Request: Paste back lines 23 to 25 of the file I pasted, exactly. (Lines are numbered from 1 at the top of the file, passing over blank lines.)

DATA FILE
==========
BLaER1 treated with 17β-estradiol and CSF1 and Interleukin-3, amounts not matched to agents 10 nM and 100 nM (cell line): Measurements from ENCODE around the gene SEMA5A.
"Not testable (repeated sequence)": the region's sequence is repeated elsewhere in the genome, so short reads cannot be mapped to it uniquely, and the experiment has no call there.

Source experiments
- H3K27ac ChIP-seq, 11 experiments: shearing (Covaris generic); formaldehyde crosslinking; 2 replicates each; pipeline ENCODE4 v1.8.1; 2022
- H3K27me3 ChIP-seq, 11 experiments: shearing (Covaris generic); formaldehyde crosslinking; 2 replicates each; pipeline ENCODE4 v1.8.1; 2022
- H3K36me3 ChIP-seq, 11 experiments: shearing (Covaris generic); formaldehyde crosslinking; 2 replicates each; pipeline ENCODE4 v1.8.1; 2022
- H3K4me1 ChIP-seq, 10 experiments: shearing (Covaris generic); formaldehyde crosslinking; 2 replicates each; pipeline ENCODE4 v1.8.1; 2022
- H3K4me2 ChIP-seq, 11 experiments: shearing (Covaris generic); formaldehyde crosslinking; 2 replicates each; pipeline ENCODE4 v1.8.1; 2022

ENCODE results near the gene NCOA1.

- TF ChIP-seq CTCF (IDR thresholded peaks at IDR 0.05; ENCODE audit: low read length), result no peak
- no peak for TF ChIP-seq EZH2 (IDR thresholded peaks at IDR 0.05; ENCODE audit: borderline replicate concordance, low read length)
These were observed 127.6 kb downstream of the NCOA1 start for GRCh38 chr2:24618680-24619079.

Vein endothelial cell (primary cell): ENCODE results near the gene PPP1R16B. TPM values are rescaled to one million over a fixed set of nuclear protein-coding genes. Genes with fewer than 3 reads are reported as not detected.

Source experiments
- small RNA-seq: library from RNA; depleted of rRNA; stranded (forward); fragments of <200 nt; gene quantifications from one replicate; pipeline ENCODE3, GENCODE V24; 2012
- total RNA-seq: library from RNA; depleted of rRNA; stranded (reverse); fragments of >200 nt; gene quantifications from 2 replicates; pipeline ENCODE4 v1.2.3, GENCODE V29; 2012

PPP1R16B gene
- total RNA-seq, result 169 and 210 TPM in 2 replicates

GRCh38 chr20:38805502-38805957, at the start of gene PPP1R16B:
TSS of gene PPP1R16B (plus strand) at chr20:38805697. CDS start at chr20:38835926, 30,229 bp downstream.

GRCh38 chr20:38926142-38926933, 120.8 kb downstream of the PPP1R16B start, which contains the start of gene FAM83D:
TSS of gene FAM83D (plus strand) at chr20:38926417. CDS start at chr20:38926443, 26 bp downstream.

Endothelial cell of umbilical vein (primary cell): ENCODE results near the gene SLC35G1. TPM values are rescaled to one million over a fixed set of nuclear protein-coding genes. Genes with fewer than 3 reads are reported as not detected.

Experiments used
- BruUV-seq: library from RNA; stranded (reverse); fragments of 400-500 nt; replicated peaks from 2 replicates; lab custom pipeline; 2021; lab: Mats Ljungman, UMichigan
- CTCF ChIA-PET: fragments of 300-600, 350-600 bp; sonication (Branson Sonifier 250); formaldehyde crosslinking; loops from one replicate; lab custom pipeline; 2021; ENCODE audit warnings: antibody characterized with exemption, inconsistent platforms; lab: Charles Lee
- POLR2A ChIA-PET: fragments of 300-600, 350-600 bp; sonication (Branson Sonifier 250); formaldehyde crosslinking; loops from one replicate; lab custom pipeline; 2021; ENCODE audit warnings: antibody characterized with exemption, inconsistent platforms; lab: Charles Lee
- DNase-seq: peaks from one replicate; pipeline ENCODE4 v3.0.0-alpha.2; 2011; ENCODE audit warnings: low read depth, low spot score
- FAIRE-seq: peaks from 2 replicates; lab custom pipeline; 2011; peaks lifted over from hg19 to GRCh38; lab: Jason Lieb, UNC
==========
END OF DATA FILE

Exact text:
Endothelial cell of umbilical vein (primary cell): ENCODE results near the gene SLC35G1. TPM values are rescaled to one million over a fixed set of nuclear protein-coding genes. Genes with fewer than 3 reads are reported as not detected.

Experiments used
- BruUV-seq: library from RNA; stranded (reverse); fragments of 400-500 nt; replicated peaks from 2 replicates; lab custom pipeline; 2021; lab: Mats Ljungman, UMichigan